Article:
Baseball America

Brayden Taylor

Third baseman/shortstop in Tampa Bay Rays organization (#BDC-60, #CDA-BT)

Age: 21 | Bats: L | Throws: R | ETA: 2025

Baseball America Grades: Hit: 60 | Power: 50 | Run: 50 | Field: 50 | Arm: 50 | Overall: 55

  • 19th pick in 2023 Draft
  • #6 prospect in Rays organization by Baseball America

Brayden Taylor is another high floor, moderate ceiling player. Although he’s currently hit over power, Taylor set the career home run record at TCU with 48. He put on a fantastic performance his junior year, slashing .308/.430/.631 with 15 doubles, 23 home runs, and 14 stolen bases. Taylor has an incredibly advanced knowledge of the strike zone, makes good swing decisions, and a lot of contact. I think he’s a sneaky Tier 2 option.

The carrying tool with Taylor is his approach and swing decisions. He has a career 18.6% walk rate and 16.4% strikeout rate, and in 2023 chased out of the zone just 20% of the time, but he’s also not just a passive hitter who’s looking to draw walks. Taylor knows which pitches he can do damage on, knows the strike zone better than most umpires and he’s comfortable hitting behind in the count—which allows him to be selective and also optimize the power he has.

Baseball America

Colt Emerson

Shortstop in Seattle Mariners organization (#BDC-42, #CDA-CE)

Age: 18 | Bats: R | Throws: R | ETA: 2027

Baseball America Grades: Hit: 60 | Power: 50 | Run: 45 | Field: 50 | Arm: 55 | Overall: 55

  • 22nd pick in 2023 Draft
  • #8 prospect in Mariners organization by Baseball America
  • #100 prospect in MLB by Baseball America

Colt Emerson was playing on USA Baseball teams beginning in 12-and-under, making him a wildly recognized prospect from a young age. The Mariners lured him away from Auburn with a large signing bonus and he hit the ground running once he made his professional debut. In 24 games between rookie ball and Single-A, Emerson slashed .374/.496/.550. He currently has gap-to-gap power but still has room to grow at 18 years old.

Emerson is a polished offensive player with a sweet, lefthanded swing. He’s a disciplined hitter who knows the strike zone and makes hard contact off the barrel with a fast, simple stroke. He’s exceptionally consistent with his swing and approach and has few holes for pitchers to attack… Emerson projects to be a solid everyday infielder who produces on both sides of the ball.

Baseball America

Dillon Head

Outfielder in San Diego Padres organization (#BDC-7, #CDA-DHE)

Age: 18 | Bats: L | Throws: L | ETA: 2027

Baseball America Grades: Hit: 55 | Power: 40 | Run: 70 | Field: 60 | Arm: 55 | Overall: 55

  • 25th pick in 2023 Draft
  • #6 prospect in Padres organization by Baseball America

Dillon Head put up gaudy numbers (.485/.568/.814) as a high school outfielder from Illinois, leading to a selection by the Padres in the first round. Head’s above-average hit tool and plus-plus speed make him a top of the order bat that will wreak havoc on the basepaths. FanGraphs is overrating his power at a 55, but it seems like the consensus is that Head could develop into 15-20 home run power.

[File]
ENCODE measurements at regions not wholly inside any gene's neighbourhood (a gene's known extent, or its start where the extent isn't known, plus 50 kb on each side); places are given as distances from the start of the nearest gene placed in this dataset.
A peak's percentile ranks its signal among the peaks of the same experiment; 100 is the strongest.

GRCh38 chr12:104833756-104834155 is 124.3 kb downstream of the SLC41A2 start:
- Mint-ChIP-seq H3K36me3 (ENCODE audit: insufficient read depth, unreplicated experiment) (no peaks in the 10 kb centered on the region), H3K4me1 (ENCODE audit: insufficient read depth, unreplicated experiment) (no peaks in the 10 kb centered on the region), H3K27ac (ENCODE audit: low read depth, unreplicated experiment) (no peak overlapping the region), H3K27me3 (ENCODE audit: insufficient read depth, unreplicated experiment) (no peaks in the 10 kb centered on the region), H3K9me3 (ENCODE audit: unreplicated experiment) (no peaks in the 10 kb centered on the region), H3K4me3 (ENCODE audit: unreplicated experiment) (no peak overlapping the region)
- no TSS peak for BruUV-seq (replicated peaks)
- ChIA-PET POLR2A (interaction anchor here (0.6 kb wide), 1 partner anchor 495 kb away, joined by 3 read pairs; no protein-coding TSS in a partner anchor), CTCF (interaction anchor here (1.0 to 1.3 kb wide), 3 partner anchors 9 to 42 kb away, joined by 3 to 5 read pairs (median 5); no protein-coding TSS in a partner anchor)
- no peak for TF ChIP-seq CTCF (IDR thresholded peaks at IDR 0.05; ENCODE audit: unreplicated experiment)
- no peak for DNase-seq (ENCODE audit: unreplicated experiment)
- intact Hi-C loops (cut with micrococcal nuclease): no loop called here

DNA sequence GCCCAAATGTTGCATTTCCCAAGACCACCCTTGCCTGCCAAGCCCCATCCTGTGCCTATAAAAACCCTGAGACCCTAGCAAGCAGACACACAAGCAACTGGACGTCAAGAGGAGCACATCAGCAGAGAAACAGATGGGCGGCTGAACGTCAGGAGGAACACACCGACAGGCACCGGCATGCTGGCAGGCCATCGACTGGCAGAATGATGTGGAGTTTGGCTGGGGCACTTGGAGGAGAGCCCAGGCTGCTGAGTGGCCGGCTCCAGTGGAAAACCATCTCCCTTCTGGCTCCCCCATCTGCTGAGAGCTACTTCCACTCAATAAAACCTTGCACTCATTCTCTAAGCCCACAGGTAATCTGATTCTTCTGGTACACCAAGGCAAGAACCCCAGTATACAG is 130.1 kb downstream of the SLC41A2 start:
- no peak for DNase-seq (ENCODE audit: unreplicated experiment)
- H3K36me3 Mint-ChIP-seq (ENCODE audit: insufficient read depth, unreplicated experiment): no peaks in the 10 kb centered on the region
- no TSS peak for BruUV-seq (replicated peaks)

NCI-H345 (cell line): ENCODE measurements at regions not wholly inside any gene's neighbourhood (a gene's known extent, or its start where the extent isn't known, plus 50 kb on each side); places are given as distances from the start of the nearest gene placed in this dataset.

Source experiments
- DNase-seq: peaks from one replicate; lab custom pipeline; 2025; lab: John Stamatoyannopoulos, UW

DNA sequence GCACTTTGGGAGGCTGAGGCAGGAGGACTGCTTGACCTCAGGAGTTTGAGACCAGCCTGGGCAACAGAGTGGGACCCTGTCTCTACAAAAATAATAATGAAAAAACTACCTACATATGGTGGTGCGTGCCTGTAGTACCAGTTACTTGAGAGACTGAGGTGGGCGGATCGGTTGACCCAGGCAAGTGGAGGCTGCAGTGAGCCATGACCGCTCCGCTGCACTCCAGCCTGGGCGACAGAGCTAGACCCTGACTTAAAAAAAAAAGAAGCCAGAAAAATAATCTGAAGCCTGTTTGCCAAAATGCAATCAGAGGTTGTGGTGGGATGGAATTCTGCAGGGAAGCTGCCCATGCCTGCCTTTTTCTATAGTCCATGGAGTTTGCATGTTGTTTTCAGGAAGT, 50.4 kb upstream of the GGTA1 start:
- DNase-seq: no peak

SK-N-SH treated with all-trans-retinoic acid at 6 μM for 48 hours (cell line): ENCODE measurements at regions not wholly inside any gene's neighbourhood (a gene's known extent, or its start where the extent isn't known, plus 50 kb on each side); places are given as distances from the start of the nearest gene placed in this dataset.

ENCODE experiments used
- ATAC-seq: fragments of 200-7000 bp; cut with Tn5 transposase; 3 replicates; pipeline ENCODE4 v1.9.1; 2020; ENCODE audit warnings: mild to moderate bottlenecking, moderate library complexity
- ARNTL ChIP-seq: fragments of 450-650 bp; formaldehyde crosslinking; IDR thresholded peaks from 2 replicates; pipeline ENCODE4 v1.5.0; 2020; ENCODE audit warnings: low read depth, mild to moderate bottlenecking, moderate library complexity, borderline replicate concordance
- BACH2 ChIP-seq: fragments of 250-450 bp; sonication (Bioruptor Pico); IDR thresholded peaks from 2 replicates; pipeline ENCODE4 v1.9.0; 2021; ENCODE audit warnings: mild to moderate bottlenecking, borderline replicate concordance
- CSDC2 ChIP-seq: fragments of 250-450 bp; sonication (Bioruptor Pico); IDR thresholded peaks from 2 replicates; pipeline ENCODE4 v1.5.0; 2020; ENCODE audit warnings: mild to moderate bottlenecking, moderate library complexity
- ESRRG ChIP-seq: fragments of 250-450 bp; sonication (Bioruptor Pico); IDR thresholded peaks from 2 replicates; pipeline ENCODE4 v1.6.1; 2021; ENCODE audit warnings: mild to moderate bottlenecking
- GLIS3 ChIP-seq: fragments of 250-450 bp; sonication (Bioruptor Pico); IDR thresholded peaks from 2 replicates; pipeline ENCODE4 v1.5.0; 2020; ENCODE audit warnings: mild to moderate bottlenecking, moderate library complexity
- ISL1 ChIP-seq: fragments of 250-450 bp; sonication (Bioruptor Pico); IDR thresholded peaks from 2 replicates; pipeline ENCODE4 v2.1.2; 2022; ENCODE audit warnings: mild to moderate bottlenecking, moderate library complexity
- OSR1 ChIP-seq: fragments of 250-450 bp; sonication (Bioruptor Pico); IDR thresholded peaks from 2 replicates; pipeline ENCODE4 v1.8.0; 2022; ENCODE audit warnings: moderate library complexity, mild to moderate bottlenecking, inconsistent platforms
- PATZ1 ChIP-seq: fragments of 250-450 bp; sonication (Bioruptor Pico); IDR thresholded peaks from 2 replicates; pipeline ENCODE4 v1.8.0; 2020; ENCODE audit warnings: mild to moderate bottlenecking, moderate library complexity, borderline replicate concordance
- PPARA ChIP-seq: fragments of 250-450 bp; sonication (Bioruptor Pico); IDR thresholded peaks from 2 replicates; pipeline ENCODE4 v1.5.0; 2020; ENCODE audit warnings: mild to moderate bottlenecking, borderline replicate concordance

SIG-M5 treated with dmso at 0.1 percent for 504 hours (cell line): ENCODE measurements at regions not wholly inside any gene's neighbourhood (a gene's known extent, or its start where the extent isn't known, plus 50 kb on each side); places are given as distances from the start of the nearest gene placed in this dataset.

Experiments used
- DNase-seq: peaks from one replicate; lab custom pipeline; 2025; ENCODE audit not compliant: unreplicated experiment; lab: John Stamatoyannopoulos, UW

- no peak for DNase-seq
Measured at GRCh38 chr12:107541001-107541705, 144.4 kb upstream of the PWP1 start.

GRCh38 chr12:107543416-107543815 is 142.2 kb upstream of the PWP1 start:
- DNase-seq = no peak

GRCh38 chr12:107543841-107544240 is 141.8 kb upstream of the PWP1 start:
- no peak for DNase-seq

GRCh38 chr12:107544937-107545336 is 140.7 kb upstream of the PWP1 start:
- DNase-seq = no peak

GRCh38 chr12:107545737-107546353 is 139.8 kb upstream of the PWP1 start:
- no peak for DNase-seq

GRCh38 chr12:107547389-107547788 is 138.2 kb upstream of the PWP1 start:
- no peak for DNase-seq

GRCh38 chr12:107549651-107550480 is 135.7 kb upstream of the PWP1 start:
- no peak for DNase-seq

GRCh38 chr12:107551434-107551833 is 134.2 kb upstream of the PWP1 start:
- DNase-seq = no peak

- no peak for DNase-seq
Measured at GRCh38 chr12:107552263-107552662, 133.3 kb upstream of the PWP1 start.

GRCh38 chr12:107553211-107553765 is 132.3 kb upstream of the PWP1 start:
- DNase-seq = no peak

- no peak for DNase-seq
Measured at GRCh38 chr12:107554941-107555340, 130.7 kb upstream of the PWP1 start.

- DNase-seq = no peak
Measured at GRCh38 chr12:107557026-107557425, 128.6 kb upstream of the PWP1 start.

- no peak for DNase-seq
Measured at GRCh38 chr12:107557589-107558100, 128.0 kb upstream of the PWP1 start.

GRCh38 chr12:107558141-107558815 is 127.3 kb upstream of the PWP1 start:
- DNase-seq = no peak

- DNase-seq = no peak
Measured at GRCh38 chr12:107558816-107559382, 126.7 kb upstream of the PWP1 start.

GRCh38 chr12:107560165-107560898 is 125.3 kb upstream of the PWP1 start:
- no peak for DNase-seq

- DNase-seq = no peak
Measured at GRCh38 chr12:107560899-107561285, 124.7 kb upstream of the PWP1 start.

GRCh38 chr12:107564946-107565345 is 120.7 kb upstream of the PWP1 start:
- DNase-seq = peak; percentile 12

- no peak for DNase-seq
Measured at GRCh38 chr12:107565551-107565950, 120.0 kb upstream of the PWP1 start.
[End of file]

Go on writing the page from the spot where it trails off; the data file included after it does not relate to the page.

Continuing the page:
The Padres certainly have an amateur type under general manager A.J. Preller—young, toolsy and plays up the middle. See: Jackson Merrill and James Wood in the 2021 draft, Robert Hassell III in 2020 and CJ Abrams in 2019. Head, the Padres’ first-rounder in 2023, fits the bill.

Head is a good bet to develop into an everyday center fielder and could impact games with menacing speed and surprising pop for a leadoff hitter.

Baseball America

Colin Houck

Shortstop in New York Mets organization (#BDC-175, #CDA-CH)

Age: 18 | Bats: R | Throws: R | ETA: 2027

Baseball America Grades: Hit: 55 | Power: 55 | Run: 55 | Field: 55 | Arm: 55 | Overall: 55

  • 32nd pick in 2023 Draft
  • #8 prospect in Mets organization by Baseball America

With above-average tools across the board, Colin Houck fits the mold of a prospect in Tier 2. Houck was a three-star quarterback recruit who turned downed offers from Power 5 schools to instead commit to play baseball for Mississippi State. That was until the Mets selected him in the first round and gave him over-slot money. He’s a well-rounded prospect with a good plate approach and quick bat speed. Now that Houck is focusing full time on baseball, I’m excited to see if he can make any big leaps.

Houck can hit and has the potential to hit for power. He has a lot of polish for a high school product and has no glaring weakness. If he can take one of his average to above-average tools to plus, he could become a first-division regular.

Baseball America

Tier 3: 1st Bowman prospects with a higher risk than the potential reward in 2023 Bowman Draft Baseball

Devin Saltiban, Philadelphia Phillies OF (BDC-2, CDA-DS): Saltiban’s sample size is small but what he’s shown has been good. He has good bat speed, makes hard contact, and should grow into above-average power. With three above-average tools but none that pop off the page, Tier 3 feels like a safe spot for the Hawaiian outfielder.